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Africanized Honey Bee Emergency Response

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Africanized Honey Bee Emergency Response – PowerPoint PPT presentation

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Title: Africanized Honey Bee Emergency Response


1
Africanized Honey Bee Emergency Response
  • University of Florida
  • Entomology Nematology
  • Sponsored by
  • Florida Dept. of Agriculture And Consumer
    Services, Division of Plant Industry, Apiculture
    Inspection

2
Africanized Honey Bees
3
10 Times as Far and 10 Times as Many
EHB
30 yds. (m)
AHB
300 yds. (m)
4
EHBs Show Little Aggression
5
AHBs on the Attack
6
Stinger Density
7
2 month old AHB Aerial Nest
8
Field Testing PPE
9
Bee suits with zippered veil and bee gloves are
the best protection.
10
Chemical spill suit with bee veil and taped cuffs
over gloves
11
Sting Shield and bill cap with Bunker /Turnout
gear
12
Secure the bottom edge of jacket with a belt or
duct tape kept bees from climbing up under the
jacket. Sleeve cuffs are usually effective at
keeping bees out.
13
This configuration provided adequate protection,
but limits vision and was hot and cumbersome.
Have absolutely no skin exposed.
Do not wear a helmet if it is safe to do so,
because bees will get under helmet and be carried
to the engine or ambulance .
14
Approach actions
15
911- Bee Sting Situation Evaluation
  • Is someone being stung now?
  • How many victims?
  • Location of Victim and the Bee Colony
  • Call back number
  • Are there any schools, day care centers, nursing
    homes, or businesses within 300 yards?

16
Bee Sting Threat Triage
  • Victim or victims being stung and unable to
    escape the bees.
  • Agitated colony resulted in victims stung, but
    escaped into vehicle or structure. They may need
    evacuation or treatment.
  • Colony present close to where people are working.
  • Colony present on property. (Not an emergency)
  • Swarm present on property. (Not an emergency)

17
Staging for Rescue
150 yards
150 ft.
Recon Vehicle as close as possible Locate all
victims Locate bee colony Direct rescue efforts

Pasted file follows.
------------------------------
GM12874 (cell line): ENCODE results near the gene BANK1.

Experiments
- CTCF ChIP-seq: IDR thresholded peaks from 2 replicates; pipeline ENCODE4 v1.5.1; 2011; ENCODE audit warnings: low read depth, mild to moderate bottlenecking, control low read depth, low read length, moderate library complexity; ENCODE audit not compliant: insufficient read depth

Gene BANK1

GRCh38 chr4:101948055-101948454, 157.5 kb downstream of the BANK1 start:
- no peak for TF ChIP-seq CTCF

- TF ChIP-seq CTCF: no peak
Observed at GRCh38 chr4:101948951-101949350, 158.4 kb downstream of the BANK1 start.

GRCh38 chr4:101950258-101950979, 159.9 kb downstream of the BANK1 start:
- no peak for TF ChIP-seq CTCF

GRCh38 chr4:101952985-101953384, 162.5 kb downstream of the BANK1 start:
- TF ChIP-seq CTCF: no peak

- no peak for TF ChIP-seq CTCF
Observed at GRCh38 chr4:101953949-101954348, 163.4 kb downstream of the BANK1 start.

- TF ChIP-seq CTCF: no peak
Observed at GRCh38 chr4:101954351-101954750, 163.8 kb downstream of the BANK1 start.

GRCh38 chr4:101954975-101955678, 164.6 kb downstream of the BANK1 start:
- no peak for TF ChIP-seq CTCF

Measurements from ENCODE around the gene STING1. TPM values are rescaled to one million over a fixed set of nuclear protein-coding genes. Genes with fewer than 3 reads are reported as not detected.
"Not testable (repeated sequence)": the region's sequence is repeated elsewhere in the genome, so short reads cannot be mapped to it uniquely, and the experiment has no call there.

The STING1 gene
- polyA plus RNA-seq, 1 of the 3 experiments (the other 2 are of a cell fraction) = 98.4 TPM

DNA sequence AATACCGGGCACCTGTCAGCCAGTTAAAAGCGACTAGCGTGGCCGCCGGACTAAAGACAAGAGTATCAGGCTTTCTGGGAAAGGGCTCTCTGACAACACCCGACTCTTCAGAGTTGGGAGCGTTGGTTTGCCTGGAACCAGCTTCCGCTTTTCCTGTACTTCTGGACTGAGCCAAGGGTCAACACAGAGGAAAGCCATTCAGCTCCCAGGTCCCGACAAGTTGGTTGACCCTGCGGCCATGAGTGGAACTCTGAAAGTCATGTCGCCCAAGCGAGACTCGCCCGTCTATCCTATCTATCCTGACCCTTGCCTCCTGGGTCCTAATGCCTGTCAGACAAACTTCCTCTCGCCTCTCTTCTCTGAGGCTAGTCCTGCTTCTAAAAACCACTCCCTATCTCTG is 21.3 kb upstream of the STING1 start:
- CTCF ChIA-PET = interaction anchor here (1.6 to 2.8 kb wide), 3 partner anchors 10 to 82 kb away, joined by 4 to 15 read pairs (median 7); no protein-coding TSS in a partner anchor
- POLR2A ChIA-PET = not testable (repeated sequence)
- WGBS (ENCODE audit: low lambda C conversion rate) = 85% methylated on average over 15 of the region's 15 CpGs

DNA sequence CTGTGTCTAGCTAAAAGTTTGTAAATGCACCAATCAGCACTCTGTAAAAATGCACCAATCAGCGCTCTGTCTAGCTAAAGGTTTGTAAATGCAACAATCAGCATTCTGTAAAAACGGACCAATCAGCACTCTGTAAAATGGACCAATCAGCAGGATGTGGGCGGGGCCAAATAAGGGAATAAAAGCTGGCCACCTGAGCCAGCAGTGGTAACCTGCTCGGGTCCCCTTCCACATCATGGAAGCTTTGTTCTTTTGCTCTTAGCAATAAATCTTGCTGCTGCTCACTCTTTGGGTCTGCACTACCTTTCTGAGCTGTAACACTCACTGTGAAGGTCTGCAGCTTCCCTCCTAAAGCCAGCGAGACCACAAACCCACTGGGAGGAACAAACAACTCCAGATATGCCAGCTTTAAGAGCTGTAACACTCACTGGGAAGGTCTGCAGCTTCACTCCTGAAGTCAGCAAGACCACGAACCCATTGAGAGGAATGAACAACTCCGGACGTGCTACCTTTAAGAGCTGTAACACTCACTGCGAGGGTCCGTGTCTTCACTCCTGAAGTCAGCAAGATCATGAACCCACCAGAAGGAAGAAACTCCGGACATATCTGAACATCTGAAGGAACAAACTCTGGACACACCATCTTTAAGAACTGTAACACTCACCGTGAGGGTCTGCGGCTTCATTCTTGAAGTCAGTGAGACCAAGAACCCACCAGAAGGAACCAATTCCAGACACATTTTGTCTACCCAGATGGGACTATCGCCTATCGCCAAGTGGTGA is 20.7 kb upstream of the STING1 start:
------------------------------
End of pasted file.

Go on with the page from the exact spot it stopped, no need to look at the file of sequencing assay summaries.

Evacuate victim
18
Subduing Bee Attacks
19
Choice of Foam
  • AFFF Aqueous Film-Forming Foam is recommended
    by Arizona F.R. Depts.
  • Class A Foam is an acceptable substitute at 2-5.
  • AFFF foam kills bees within 60 sec and knocks
    them down immediately by wetting them.
  • Plain water will only knock bees off temporarily
    and will not normally kill them.

20
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21
¾ line with integrated foam equipment using
Class A foam
Ambulance Waiting 150 yards away
22
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23
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24
Transport the Victim to the Ambulance
  • Do not have the Ambulance come into the incident
    area unless the EMTs have appropriate Personal
    Protection Equipment, especially veils.
  • While transporting the victim to the ambulance,
    try to brush or wash away as many of the bees as
    possible from the victim and the rescuers. This
    will protect the EMTs and make it easier for them
    to treat the patient.

25
Securing the Scene
  • After the victims have been evacuated, the
    defensive AHB Colony must be destroyed.
  • AHB will continue to be highly defensive for up
    to 24 hours after the initial disturbance. They
    will attack any person or pet within 150 feet of
    the colony site.
  • Pest control professionals are usually not
    prepared to subdue an agitated, highly defensive
    bee colony.
  • Destroying an agitated colony is essential for
    public safety.

26
Danger Zones
150 yds.
150 ft
27
  • Three Ossian firefighters work to free a trapped
    16-year-old Markle girl Tuesday afternoon on
    Wells County Road 1050N west of 200E as thousands
    of bees swarm out of a nest in the hollow bottom
    of the downed tree. (Photo by Justin Peeper) The
    Bluffton News-Banner August 2, 2006.

28
AHB and Your Profession
  • You may never have to rescue a victim from a
    large defensive colony in your entire career.
  • AHB colonies in trees impacted by vehicles and
    inside structures, may become common hazards in
    Florida.
  • AHB colonies in public playgrounds, parks, and
    schools may be added to your scope of work.

29
Questions?
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